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PLoS One. 2012;7(12):e50328. doi: 10.1371/journal.pone.0050328. Epub 2012 Dec 12.

Development and validation of a tuberculosis medication adherence scale.

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  • 1School of Public Health, Tongji Medical College, Huazhong University of Science and Technology, Wuhan, China.

Abstract

BACKGROUND:

Medication adherence is critical in Tuberculosis (TB) treatment success, but existing tools are inadequate in identifying non-adherents, reasons for non-adherence or interventions to improve adherence. This study intended to fill the gap by developing and validating a TB medication adherence scale (TBMAS).

METHODS:

An initial 41-item TBMAS was designed through review of literature, consultation from an 8-member clinical expert panel and a 15-patient focus group, and pilot-testing in 25 TB patients. The questionnaire was validated in 438 patients who visited 23 community health centers for TB treatment in Wuhan from September 1, 2010, to August 31, 2011, using pharmacy refill records in a 15-week period as external criteria for medication adherence. After removing redundant and cross-loading items, the internal consistency, reliability and validity of TBMAS in identifying non-adherents were examined.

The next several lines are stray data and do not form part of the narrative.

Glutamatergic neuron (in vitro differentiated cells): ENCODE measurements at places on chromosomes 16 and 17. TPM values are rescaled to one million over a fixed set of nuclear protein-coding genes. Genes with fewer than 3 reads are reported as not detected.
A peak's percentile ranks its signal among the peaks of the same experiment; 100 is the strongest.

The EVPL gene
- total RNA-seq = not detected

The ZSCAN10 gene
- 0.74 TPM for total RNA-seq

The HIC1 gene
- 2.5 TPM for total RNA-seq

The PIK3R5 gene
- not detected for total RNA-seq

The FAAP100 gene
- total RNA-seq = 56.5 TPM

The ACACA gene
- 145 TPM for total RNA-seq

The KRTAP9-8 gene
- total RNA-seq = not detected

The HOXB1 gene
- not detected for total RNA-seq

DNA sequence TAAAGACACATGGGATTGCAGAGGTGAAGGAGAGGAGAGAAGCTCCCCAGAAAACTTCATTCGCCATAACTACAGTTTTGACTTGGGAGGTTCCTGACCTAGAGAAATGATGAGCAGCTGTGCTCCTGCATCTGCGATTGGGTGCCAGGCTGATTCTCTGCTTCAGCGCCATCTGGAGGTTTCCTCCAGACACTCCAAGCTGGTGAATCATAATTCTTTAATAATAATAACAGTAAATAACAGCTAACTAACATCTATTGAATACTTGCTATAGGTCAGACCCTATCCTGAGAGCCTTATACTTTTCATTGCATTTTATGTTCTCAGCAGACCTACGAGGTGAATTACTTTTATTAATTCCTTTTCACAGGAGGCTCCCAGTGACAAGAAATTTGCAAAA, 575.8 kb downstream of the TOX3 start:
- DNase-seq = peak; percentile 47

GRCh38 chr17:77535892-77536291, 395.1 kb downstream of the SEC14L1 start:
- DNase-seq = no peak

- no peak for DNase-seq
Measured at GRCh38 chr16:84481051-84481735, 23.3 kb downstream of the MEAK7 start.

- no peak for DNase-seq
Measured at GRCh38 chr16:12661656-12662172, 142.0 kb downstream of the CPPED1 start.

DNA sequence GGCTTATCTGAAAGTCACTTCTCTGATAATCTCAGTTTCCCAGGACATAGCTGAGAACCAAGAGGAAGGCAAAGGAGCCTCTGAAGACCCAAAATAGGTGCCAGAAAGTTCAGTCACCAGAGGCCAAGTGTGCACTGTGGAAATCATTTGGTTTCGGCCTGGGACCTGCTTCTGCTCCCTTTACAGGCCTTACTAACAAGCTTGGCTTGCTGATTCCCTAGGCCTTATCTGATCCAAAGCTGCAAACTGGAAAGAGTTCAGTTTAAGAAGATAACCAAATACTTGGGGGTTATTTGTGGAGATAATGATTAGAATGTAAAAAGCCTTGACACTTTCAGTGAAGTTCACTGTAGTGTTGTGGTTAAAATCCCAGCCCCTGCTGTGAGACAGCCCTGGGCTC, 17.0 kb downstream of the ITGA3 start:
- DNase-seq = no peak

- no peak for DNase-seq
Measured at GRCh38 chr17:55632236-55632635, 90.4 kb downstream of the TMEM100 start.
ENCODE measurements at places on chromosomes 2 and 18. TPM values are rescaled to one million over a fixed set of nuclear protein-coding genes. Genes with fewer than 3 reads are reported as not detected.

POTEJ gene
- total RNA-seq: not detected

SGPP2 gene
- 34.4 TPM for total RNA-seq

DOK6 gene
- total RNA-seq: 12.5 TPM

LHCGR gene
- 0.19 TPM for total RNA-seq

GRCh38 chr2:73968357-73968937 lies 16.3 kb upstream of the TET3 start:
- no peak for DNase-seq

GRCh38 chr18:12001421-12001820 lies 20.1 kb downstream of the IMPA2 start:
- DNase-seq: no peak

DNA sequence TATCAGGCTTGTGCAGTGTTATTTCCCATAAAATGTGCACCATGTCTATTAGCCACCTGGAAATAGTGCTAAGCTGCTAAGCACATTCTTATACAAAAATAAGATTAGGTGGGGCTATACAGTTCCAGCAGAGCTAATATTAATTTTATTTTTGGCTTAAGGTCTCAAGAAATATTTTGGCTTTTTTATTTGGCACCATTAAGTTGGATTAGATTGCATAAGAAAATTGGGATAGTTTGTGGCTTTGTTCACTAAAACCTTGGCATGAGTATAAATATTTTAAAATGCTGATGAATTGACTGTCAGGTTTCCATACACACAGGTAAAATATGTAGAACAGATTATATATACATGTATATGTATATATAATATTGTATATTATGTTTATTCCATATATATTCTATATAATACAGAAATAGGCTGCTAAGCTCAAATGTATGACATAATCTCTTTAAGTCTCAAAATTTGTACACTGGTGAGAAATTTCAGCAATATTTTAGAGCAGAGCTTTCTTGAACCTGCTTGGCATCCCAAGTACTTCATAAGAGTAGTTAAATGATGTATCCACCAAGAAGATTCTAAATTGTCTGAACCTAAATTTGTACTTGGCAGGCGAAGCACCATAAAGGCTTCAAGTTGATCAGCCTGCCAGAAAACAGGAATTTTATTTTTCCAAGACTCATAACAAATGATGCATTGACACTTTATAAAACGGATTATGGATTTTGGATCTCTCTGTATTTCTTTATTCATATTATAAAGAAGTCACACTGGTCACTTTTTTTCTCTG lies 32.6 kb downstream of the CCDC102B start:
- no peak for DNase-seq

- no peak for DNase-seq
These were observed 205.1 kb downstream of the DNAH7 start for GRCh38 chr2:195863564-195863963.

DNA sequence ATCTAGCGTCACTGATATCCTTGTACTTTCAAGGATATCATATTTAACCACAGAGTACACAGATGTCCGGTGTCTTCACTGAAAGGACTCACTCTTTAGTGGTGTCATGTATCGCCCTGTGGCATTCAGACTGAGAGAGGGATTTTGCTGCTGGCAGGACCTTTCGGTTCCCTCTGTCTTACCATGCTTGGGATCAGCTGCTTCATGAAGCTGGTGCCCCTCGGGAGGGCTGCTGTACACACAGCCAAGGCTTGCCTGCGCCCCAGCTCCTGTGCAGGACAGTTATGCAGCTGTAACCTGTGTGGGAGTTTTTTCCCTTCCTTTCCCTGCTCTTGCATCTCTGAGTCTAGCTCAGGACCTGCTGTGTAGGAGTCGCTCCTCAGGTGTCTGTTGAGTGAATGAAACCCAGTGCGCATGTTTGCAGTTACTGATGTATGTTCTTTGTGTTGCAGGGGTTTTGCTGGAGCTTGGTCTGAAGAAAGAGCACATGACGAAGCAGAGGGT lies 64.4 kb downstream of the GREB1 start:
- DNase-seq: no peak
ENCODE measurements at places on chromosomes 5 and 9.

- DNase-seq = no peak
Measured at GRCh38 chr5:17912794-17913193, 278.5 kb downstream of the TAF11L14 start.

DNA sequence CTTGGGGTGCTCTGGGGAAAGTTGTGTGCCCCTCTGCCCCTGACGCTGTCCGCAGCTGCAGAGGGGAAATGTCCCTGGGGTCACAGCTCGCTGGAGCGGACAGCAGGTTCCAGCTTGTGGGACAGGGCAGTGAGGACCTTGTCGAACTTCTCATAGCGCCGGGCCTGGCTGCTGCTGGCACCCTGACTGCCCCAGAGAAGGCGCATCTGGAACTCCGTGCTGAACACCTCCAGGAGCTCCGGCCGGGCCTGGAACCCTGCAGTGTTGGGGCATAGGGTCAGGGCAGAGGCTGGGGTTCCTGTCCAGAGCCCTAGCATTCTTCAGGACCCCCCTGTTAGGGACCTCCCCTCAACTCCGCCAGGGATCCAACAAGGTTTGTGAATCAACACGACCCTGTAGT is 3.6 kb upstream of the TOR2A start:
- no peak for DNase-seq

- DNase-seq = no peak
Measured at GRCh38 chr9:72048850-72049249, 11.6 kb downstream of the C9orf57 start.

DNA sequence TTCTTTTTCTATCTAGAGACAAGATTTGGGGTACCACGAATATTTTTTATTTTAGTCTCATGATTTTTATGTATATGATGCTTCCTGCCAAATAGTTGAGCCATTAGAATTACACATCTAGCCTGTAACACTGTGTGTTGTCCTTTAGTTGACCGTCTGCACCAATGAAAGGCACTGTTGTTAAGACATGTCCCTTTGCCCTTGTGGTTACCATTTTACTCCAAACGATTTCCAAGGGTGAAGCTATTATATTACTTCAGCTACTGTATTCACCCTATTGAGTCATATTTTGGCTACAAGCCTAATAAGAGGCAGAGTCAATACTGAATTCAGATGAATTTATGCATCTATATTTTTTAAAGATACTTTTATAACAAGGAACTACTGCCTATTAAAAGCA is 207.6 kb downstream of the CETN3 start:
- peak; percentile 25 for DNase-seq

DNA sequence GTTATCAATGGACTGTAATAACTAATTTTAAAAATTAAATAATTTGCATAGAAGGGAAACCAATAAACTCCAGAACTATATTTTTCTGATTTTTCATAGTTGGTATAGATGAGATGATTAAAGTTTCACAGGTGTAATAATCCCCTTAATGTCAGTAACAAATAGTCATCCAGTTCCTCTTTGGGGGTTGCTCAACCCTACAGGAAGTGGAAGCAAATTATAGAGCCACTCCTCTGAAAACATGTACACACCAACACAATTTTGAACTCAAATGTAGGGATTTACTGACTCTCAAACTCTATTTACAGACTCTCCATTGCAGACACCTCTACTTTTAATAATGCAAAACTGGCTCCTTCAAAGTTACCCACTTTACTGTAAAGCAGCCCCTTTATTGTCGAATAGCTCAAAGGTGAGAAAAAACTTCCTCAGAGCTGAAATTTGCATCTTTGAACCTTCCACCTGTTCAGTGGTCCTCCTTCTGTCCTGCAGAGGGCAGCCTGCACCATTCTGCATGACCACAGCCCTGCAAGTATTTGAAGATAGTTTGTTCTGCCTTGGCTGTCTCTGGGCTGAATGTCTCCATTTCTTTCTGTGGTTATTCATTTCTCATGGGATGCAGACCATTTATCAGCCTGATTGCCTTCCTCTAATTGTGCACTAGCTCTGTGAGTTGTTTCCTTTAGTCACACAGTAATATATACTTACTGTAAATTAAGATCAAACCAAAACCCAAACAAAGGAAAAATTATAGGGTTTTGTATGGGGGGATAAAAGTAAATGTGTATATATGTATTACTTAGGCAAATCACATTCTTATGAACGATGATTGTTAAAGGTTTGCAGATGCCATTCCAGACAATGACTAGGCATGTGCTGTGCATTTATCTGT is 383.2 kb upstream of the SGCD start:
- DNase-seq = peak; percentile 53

RESULTS:

The final TBMAS included 30 items scored on a 5-point Likert scale, and these items were loaded in nine distinct factors that explained 65% of cumulative variance among respondents. Cronbach's alpha, test-retest reliability and split-half reliability were 0.87, 0.83, and 0.85, respectively. Convergent validity was supported by statistically significant associations between TBMAS scores and adherence measured by pharmacy refill records. Receiver Operating Characteristics curve analysis suggested a cut-off point at 113, with which TBMAS showed a positive predictive value of 65.5% and sensitivity of 82.9% in identifying non-adherents.

CONCLUSION:

TBMAS demonstrated satisfactory internal consistency, reliability and validity in identifying TB patients with poor adherence and potential causes for non-adherence.

PMID:
23251363
PMCID:
PMC3520953
DOI:
10.1371/journal.pone.0050328
[PubMed - indexed for MEDLINE]
Free PMC Article
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